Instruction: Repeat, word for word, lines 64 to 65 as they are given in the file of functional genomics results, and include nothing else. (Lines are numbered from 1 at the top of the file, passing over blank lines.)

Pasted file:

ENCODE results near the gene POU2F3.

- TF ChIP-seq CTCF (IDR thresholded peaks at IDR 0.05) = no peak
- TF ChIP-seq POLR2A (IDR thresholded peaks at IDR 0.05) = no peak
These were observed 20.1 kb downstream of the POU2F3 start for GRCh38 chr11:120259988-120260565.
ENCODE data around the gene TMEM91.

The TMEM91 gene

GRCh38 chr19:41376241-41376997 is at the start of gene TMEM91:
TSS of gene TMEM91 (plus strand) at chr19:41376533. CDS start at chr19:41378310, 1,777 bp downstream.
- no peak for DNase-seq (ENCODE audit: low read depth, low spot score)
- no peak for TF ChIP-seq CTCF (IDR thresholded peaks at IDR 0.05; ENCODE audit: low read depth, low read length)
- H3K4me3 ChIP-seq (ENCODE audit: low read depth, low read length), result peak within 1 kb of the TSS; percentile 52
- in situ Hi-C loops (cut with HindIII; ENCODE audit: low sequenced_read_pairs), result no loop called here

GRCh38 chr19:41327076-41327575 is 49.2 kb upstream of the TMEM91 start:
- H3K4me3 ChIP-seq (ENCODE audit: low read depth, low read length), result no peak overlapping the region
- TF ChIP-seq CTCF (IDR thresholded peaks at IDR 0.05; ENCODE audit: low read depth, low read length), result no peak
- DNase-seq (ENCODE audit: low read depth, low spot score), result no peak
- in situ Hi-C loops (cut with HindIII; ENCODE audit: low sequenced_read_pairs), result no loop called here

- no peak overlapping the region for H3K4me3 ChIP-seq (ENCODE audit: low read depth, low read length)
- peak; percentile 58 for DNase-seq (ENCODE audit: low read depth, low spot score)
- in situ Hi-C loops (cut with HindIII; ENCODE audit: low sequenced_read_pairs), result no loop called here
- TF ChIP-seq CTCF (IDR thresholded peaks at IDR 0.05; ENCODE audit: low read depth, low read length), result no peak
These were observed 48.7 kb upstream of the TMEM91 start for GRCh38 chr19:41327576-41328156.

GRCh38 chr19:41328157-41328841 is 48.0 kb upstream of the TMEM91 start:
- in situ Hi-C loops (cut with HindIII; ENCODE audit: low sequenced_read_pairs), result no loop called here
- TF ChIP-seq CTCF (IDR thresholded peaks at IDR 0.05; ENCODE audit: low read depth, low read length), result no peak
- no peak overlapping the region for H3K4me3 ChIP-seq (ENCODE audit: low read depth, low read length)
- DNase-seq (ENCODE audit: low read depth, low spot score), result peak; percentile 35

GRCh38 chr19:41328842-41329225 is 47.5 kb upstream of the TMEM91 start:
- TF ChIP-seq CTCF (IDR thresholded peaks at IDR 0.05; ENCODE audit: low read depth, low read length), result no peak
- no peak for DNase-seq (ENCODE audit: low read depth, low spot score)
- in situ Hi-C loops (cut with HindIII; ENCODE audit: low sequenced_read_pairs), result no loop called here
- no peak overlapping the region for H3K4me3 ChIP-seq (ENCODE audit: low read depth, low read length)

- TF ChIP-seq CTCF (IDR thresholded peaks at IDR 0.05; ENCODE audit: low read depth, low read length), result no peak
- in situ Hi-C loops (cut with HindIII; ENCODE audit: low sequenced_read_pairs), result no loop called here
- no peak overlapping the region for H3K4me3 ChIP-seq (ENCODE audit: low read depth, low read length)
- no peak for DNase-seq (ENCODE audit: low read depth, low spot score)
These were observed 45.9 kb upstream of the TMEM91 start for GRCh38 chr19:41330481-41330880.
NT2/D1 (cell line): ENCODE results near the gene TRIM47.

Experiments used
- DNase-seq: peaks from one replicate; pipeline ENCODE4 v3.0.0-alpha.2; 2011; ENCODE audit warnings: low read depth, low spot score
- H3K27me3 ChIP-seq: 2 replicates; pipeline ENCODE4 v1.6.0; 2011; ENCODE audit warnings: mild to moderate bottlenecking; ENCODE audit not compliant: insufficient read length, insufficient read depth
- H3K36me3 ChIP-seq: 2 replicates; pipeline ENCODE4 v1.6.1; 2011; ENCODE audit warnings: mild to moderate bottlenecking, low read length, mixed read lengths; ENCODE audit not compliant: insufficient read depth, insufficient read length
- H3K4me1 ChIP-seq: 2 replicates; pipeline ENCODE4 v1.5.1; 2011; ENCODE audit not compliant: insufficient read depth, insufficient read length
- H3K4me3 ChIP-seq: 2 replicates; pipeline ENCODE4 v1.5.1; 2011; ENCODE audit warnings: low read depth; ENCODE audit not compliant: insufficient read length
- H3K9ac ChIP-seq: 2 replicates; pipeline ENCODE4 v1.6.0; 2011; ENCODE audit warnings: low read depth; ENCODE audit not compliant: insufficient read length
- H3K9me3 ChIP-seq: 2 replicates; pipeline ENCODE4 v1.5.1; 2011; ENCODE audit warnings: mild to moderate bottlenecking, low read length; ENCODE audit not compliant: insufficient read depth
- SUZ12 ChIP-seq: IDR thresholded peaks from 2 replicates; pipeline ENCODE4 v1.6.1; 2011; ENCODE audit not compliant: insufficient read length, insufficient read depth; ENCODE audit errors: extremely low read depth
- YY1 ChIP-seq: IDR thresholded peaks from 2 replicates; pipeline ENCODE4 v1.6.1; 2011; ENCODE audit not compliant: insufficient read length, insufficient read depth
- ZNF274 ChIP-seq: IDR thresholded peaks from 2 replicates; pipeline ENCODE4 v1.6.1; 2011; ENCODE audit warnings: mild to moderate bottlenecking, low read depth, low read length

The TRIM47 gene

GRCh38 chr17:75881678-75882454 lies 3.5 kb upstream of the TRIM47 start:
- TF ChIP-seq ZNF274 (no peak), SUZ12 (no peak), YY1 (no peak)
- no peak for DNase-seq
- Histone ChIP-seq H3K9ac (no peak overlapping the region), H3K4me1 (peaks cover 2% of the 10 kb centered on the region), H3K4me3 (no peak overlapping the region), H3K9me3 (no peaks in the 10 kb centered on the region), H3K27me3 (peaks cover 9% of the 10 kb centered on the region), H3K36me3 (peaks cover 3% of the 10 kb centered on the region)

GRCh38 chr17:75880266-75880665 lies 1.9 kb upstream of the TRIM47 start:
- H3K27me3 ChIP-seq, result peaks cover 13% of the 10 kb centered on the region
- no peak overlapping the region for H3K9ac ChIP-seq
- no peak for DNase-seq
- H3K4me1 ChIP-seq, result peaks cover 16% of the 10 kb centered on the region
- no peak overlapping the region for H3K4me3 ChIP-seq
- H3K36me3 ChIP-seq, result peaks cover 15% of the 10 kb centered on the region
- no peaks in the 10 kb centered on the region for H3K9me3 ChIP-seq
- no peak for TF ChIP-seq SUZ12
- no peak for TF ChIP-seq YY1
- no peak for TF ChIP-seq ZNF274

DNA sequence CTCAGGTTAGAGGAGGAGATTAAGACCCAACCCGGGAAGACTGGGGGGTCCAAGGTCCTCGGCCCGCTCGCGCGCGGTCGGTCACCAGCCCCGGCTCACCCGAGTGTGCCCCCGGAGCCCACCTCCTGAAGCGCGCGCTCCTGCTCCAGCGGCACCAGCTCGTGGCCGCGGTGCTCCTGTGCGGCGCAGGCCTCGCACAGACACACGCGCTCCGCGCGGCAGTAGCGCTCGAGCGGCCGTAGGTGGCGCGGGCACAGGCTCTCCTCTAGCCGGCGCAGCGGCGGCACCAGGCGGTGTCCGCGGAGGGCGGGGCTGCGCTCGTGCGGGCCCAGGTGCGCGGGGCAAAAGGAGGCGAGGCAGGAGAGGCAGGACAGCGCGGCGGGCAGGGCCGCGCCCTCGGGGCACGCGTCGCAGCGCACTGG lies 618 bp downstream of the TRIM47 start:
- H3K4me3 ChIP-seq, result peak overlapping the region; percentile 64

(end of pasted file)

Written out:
- no peak for TF ChIP-seq YY1
- no peak for TF ChIP-seq ZNF274